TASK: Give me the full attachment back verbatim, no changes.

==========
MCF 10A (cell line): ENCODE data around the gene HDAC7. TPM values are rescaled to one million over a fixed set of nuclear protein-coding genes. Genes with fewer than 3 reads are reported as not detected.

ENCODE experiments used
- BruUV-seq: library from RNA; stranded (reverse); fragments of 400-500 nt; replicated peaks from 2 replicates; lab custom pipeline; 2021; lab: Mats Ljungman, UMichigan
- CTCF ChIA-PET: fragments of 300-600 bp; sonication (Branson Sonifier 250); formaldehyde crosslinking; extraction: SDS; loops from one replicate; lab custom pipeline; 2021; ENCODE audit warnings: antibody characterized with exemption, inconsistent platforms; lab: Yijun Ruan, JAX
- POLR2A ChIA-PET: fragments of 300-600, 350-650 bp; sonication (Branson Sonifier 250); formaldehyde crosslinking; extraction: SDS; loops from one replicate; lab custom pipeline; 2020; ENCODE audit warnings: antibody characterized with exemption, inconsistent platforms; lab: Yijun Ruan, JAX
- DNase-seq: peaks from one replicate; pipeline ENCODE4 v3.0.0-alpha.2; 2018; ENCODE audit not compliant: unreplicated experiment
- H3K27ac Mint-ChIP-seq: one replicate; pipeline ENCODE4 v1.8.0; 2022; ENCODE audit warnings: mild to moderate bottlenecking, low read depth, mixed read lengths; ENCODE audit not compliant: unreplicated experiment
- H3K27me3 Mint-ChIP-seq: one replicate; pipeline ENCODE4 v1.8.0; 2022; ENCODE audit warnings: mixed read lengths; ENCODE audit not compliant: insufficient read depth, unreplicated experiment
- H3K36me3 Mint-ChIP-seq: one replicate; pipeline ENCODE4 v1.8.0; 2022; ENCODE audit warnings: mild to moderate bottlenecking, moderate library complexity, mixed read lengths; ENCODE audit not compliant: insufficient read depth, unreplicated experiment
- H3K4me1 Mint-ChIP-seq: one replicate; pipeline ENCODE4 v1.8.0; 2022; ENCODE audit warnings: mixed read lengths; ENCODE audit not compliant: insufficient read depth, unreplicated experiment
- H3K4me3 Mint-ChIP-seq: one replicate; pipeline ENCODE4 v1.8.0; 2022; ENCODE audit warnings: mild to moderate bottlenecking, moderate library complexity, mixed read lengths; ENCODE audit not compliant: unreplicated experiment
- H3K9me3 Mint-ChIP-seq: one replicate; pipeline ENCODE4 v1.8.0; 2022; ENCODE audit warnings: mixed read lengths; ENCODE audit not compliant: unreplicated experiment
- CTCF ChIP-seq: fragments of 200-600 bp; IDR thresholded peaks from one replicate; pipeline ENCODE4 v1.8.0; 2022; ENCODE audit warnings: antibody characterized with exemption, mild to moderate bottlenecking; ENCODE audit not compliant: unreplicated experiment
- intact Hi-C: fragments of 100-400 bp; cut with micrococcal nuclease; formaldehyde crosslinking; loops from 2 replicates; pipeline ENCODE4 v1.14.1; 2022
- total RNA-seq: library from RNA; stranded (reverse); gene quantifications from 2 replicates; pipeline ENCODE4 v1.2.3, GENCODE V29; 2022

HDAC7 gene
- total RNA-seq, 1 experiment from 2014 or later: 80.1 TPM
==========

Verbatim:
MCF 10A (cell line): ENCODE data around the gene HDAC7. TPM values are rescaled to one million over a fixed set of nuclear protein-coding genes. Genes with fewer than 3 reads are reported as not detected.

ENCODE experiments used
- BruUV-seq: library from RNA; stranded (reverse); fragments of 400-500 nt; replicated peaks from 2 replicates; lab custom pipeline; 2021; lab: Mats Ljungman, UMichigan
- CTCF ChIA-PET: fragments of 300-600 bp; sonication (Branson Sonifier 250); formaldehyde crosslinking; extraction: SDS; loops from one replicate; lab custom pipeline; 2021; ENCODE audit warnings: antibody characterized with exemption, inconsistent platforms; lab: Yijun Ruan, JAX
- POLR2A ChIA-PET: fragments of 300-600, 350-650 bp; sonication (Branson Sonifier 250); formaldehyde crosslinking; extraction: SDS; loops from one replicate; lab custom pipeline; 2020; ENCODE audit warnings: antibody characterized with exemption, inconsistent platforms; lab: Yijun Ruan, JAX
- DNase-seq: peaks from one replicate; pipeline ENCODE4 v3.0.0-alpha.2; 2018; ENCODE audit not compliant: unreplicated experiment
- H3K27ac Mint-ChIP-seq: one replicate; pipeline ENCODE4 v1.8.0; 2022; ENCODE audit warnings: mild to moderate bottlenecking, low read depth, mixed read lengths; ENCODE audit not compliant: unreplicated experiment
- H3K27me3 Mint-ChIP-seq: one replicate; pipeline ENCODE4 v1.8.0; 2022; ENCODE audit warnings: mixed read lengths; ENCODE audit not compliant: insufficient read depth, unreplicated experiment
- H3K36me3 Mint-ChIP-seq: one replicate; pipeline ENCODE4 v1.8.0; 2022; ENCODE audit warnings: mild to moderate bottlenecking, moderate library complexity, mixed read lengths; ENCODE audit not compliant: insufficient read depth, unreplicated experiment
- H3K4me1 Mint-ChIP-seq: one replicate; pipeline ENCODE4 v1.8.0; 2022; ENCODE audit warnings: mixed read lengths; ENCODE audit not compliant: insufficient read depth, unreplicated experiment
- H3K4me3 Mint-ChIP-seq: one replicate; pipeline ENCODE4 v1.8.0; 2022; ENCODE audit warnings: mild to moderate bottlenecking, moderate library complexity, mixed read lengths; ENCODE audit not compliant: unreplicated experiment
- H3K9me3 Mint-ChIP-seq: one replicate; pipeline ENCODE4 v1.8.0; 2022; ENCODE audit warnings: mixed read lengths; ENCODE audit not compliant: unreplicated experiment
- CTCF ChIP-seq: fragments of 200-600 bp; IDR thresholded peaks from one replicate; pipeline ENCODE4 v1.8.0; 2022; ENCODE audit warnings: antibody characterized with exemption, mild to moderate bottlenecking; ENCODE audit not compliant: unreplicated experiment
- intact Hi-C: fragments of 100-400 bp; cut with micrococcal nuclease; formaldehyde crosslinking; loops from 2 replicates; pipeline ENCODE4 v1.14.1; 2022
- total RNA-seq: library from RNA; stranded (reverse); gene quantifications from 2 replicates; pipeline ENCODE4 v1.2.3, GENCODE V29; 2022

HDAC7 gene
- total RNA-seq, 1 experiment from 2014 or later: 80.1 TPM